DAAB Training Flights
During the short duration of the training at DAAB, 115 young
airmen died in air crashes. In the 27 months of training, 23 bombers
were destroyed in crashes. From a purely statistical point of view,
115 out of approximately 8,000 trainees, is a small percentage.
The only problem is--these were lives of people. We must realize,
however, that 7,886 people did not die, and this training allowed
most of them to return home to their families
after WWII was over.
Although just 4 years old in 1944, Pat Higdon remembers very vividly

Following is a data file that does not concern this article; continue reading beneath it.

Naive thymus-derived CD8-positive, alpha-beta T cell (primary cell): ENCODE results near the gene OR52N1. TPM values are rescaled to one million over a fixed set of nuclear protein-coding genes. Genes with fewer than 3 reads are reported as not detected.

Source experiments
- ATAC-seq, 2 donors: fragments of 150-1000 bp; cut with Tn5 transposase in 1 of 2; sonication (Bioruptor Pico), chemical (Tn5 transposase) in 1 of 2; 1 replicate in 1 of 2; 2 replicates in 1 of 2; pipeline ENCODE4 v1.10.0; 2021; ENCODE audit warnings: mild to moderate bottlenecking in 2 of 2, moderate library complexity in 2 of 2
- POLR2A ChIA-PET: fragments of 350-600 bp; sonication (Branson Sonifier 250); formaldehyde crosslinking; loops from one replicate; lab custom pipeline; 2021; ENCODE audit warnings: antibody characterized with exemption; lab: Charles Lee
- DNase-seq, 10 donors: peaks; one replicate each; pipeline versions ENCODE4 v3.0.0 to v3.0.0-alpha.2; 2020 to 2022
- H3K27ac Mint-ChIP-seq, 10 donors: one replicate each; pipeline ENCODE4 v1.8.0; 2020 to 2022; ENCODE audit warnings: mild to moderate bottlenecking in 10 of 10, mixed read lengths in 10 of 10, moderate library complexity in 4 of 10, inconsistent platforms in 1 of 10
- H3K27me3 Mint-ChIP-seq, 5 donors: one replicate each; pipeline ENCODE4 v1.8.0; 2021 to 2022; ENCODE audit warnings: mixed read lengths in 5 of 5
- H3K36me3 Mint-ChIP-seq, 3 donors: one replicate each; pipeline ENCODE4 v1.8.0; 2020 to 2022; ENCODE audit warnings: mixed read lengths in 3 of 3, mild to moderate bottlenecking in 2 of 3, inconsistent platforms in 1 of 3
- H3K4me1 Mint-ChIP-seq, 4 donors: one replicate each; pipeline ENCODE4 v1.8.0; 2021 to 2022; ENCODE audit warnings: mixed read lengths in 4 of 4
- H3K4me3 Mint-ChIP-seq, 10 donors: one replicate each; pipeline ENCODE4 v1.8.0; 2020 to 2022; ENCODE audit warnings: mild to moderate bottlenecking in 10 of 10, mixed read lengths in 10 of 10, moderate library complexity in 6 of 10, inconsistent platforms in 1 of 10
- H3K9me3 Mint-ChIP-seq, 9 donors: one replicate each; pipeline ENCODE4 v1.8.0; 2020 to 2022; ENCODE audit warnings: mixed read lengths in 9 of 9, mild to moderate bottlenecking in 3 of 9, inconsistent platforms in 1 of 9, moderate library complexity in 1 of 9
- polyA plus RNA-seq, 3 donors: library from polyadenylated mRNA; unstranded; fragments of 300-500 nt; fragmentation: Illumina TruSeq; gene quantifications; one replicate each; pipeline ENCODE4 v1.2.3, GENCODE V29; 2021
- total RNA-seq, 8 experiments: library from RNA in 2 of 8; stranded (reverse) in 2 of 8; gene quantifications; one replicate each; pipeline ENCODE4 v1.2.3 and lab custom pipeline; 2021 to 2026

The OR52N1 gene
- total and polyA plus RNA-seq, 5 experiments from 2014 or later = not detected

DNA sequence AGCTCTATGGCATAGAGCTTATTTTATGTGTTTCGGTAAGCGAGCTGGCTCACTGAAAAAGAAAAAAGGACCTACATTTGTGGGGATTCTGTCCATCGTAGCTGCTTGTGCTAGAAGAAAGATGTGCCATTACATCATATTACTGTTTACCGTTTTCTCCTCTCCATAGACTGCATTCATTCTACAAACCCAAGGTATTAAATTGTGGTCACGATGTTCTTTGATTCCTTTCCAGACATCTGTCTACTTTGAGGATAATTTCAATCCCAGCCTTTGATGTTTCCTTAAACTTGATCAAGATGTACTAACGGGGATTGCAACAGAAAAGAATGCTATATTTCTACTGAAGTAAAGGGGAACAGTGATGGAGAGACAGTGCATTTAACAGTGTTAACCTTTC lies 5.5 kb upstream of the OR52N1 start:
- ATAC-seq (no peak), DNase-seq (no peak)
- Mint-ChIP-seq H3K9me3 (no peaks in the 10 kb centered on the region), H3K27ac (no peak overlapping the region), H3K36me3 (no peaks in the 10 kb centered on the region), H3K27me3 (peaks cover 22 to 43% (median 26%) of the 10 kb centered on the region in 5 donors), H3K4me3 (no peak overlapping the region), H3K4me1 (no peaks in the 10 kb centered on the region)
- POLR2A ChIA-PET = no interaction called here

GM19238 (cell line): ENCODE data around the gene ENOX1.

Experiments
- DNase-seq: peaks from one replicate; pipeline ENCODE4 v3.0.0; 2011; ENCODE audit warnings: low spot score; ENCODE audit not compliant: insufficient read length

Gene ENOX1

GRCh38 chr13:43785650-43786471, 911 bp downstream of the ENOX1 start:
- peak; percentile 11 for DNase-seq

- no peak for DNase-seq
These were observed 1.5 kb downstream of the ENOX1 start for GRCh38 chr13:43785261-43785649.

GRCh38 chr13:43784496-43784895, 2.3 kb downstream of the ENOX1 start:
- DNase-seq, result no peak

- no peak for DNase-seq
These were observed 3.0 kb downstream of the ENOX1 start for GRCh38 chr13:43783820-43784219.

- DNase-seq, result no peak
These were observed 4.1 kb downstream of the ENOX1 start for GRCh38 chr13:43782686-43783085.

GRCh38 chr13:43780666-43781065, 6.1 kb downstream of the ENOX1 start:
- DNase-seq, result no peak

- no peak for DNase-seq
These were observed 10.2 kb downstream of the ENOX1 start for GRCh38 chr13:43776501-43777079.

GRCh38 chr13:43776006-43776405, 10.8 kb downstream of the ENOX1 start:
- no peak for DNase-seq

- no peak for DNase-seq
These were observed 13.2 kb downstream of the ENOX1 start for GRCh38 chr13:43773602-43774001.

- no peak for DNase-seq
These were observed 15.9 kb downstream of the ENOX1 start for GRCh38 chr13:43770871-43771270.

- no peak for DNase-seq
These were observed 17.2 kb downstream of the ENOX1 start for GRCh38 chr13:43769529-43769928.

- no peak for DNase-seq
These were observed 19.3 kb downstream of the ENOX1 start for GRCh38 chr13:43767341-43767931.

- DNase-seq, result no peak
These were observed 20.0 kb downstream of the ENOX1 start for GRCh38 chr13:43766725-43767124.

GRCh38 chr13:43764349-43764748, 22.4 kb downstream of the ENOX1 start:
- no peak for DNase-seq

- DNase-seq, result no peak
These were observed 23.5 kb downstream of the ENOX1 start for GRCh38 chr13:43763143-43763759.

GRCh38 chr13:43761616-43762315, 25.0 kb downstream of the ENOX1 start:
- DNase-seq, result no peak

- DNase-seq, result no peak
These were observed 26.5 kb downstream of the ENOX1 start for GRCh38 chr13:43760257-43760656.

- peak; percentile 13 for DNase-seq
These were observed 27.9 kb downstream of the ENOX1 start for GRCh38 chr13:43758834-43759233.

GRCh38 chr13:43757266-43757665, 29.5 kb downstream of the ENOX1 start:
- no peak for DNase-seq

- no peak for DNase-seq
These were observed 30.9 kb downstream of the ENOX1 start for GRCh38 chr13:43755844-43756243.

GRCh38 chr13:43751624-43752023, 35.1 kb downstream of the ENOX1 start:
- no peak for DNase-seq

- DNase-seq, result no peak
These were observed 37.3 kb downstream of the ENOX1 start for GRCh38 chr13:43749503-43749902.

when a B-17 developed engine trouble over Unionville and the crew
bailed out. It was August 15, 1944. The pilot, co-pilot and the
engineer were able to get the airplane back to the base.
Area visitors to The Veterans' Museum share many memories of crashes
Dr. Blair Bentley, historian, calculated the cost in dollars of the
casualties at DAAB: Insurance payments for the estates of the
casualties, $1,140,000; the value of the destroyed aircraft was
$8,970,000--for a total of $10,110,000.
(Much of the Training Flight material is furnished courtesy of Dr.
Blair Bentley, historian, now of Jackson, Tennessee; by Pat Higdon,
DAAB Association President and Museum Director; and Tim Bivens, who
has researched extensively concerning the history of DAAB.)